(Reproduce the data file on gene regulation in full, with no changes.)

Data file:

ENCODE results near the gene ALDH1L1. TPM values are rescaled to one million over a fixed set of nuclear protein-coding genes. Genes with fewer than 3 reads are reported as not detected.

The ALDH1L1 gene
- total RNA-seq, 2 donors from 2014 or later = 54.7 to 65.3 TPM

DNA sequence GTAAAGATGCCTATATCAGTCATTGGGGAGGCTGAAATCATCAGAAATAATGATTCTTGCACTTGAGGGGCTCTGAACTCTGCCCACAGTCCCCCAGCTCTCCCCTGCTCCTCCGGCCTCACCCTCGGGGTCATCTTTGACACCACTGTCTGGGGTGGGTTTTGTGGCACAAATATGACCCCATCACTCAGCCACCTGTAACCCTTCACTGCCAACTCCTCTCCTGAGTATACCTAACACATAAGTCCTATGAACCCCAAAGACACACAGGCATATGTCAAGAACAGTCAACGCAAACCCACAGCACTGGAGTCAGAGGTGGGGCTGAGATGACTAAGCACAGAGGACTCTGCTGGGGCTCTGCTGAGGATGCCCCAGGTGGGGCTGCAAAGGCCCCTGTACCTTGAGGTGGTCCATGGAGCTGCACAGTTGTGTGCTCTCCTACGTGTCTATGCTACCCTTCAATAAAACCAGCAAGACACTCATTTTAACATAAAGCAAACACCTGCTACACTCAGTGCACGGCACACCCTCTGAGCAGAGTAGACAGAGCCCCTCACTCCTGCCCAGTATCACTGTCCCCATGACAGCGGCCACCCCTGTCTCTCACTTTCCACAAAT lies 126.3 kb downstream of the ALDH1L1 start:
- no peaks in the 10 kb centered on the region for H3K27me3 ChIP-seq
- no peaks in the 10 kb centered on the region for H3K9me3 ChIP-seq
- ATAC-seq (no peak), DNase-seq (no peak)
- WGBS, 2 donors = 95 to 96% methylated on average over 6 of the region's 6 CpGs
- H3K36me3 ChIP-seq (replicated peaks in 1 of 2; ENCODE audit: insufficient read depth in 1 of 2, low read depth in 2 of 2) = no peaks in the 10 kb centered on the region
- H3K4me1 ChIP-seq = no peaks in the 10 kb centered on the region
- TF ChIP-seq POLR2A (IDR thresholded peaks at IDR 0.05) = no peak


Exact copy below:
ENCODE results near the gene ALDH1L1. TPM values are rescaled to one million over a fixed set of nuclear protein-coding genes. Genes with fewer than 3 reads are reported as not detected.

The ALDH1L1 gene
- total RNA-seq, 2 donors from 2014 or later = 54.7 to 65.3 TPM

DNA sequence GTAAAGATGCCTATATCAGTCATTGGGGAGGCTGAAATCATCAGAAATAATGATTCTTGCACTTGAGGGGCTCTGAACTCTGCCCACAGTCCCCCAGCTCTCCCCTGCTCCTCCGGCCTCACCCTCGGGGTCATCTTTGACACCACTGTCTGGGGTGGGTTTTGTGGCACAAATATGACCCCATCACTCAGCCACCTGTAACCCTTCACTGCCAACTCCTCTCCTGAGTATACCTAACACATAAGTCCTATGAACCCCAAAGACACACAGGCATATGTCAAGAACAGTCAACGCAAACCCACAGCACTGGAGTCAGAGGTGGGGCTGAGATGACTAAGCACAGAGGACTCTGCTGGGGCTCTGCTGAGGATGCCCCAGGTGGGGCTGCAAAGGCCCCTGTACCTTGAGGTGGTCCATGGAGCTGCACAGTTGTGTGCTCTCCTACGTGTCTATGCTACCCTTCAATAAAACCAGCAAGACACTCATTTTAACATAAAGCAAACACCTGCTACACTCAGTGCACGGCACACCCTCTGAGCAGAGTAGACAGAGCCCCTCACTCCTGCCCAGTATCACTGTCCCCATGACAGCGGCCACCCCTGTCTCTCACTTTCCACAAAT lies 126.3 kb downstream of the ALDH1L1 start:
- no peaks in the 10 kb centered on the region for H3K27me3 ChIP-seq
- no peaks in the 10 kb centered on the region for H3K9me3 ChIP-seq
- ATAC-seq (no peak), DNase-seq (no peak)
- WGBS, 2 donors = 95 to 96% methylated on average over 6 of the region's 6 CpGs
- H3K36me3 ChIP-seq (replicated peaks in 1 of 2; ENCODE audit: insufficient read depth in 1 of 2, low read depth in 2 of 2) = no peaks in the 10 kb centered on the region
- H3K4me1 ChIP-seq = no peaks in the 10 kb centered on the region
- TF ChIP-seq POLR2A (IDR thresholded peaks at IDR 0.05) = no peak